While the sovereign equality of all states is a principle that today’s countries praise and claim to respect, there is growing evidence that for a certain class of countries, sovereignty has its limits. 

In March 2011 the UN Security Council authorized member states to use force to protect Libya’s civilians from a brutal crackdown by Colonel Muammar Qaddafi.  NATO forces have essentially taken the side of the rebels in Libya’s civil war and some leaders, including President Obama, have called for Qaddafi to step down.  In a similar case a decade earlier, NATO forces bombed Belgrade, eventually forced Serbian leader Slobodan Milosevic from power, and paved the way for an independent Kosovo after Milosevic had unleashed a campaign of ethnic cleansing against Albanians in Kosovo—a province of Serbia and thus ostensibly an “internal matter.”  This week’s arrest of war criminal Ratko Mladic in Serbia and his extradition to the war crimes tribunal in the Hague is only the latest example of political and military officials being held accountable to supranational authorities including the International Criminal Court.  The ICC, under its ambitious Chief Prosecutor Luis Moreno-Ocampo, has gone so far as to issue arrest warrants for sitting heads of state including Sudan’s Omar Al-Bashir and Libya’s Muammar Qaddafi.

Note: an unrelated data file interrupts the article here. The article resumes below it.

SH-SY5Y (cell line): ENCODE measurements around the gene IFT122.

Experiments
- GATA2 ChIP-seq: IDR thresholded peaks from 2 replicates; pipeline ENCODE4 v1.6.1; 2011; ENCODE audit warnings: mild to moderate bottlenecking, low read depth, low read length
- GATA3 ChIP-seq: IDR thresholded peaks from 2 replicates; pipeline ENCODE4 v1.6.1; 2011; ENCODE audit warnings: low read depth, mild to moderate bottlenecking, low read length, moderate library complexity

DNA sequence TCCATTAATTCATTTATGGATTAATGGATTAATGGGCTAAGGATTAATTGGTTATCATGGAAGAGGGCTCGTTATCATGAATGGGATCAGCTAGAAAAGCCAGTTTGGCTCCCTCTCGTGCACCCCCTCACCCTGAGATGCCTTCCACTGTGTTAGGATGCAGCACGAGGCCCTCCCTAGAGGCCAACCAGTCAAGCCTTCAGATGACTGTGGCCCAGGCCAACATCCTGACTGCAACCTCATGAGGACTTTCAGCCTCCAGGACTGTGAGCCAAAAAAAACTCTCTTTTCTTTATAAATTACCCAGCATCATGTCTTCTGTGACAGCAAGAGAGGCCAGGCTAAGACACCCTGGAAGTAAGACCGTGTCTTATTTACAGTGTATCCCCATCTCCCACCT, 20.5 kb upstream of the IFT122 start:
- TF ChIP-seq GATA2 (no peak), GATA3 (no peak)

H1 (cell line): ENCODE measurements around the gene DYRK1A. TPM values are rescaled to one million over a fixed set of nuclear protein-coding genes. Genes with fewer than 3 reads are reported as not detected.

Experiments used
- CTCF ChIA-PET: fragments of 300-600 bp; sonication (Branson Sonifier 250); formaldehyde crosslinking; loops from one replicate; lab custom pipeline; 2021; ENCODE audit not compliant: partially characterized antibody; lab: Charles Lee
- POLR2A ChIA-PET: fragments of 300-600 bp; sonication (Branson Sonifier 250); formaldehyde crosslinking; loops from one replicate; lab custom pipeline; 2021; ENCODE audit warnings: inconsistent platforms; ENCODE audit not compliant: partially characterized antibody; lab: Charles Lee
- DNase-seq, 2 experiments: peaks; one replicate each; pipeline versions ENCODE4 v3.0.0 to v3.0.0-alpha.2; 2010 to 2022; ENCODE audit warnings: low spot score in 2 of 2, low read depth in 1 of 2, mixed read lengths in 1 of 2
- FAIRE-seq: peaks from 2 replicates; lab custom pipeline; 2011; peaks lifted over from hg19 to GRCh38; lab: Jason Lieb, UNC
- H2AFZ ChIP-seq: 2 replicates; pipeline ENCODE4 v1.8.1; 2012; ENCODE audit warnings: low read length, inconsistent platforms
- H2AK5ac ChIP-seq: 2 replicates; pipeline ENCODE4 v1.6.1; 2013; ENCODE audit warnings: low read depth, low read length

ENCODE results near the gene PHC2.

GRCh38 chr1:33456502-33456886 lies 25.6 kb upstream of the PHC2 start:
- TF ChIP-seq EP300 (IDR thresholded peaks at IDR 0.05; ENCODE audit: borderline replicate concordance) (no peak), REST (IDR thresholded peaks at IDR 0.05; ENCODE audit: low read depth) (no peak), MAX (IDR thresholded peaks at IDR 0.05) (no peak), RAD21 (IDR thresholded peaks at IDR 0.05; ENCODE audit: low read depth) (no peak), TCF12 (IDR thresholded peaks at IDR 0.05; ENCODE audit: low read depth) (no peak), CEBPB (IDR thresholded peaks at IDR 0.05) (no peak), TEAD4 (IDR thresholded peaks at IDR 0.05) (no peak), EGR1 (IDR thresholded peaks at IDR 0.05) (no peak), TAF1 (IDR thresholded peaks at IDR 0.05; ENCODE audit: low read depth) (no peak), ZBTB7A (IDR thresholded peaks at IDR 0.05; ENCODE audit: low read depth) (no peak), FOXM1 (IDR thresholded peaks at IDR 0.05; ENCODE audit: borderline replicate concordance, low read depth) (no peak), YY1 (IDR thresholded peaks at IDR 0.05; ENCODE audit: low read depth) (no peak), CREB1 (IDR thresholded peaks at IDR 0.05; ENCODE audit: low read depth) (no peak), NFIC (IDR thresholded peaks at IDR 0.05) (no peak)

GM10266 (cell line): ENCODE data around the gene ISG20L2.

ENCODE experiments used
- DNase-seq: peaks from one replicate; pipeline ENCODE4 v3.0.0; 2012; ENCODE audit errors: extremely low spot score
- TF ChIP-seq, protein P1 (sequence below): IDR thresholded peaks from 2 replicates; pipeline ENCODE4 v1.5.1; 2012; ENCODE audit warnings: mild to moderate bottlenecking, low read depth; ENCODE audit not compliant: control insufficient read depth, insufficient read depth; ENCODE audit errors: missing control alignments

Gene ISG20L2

In short, international norms seem to be evolving away from unconditional sovereignty and toward a “responsibility to protect” doctrine that says if governments fail to protect their own people from grave human rights abuses the international community has the right to intervene to do so.  But is this high-minded doctrine applied selectively to target only those countries who lack the political clout, economic pull, or military muscle to defend their own sovereignty?  Do China and Russia get away with human rights abuses because of their great power status and UN Security Council veto privileges?  Does Saudi Arabia get off the hook because of its oil wealth and powerful benefactors?  Does America’s superpower status render its political and military elites immune from ICC action despite allegations that the U.S.is responsible for war crimes in Iraq and Afghanistan?  If the answer to each of these questions is “yes,” is there anything that can be done about it, or was the historian and early realist Thucydides correct when he famously said that “the strong do what they can, and the weak suffer what they must”?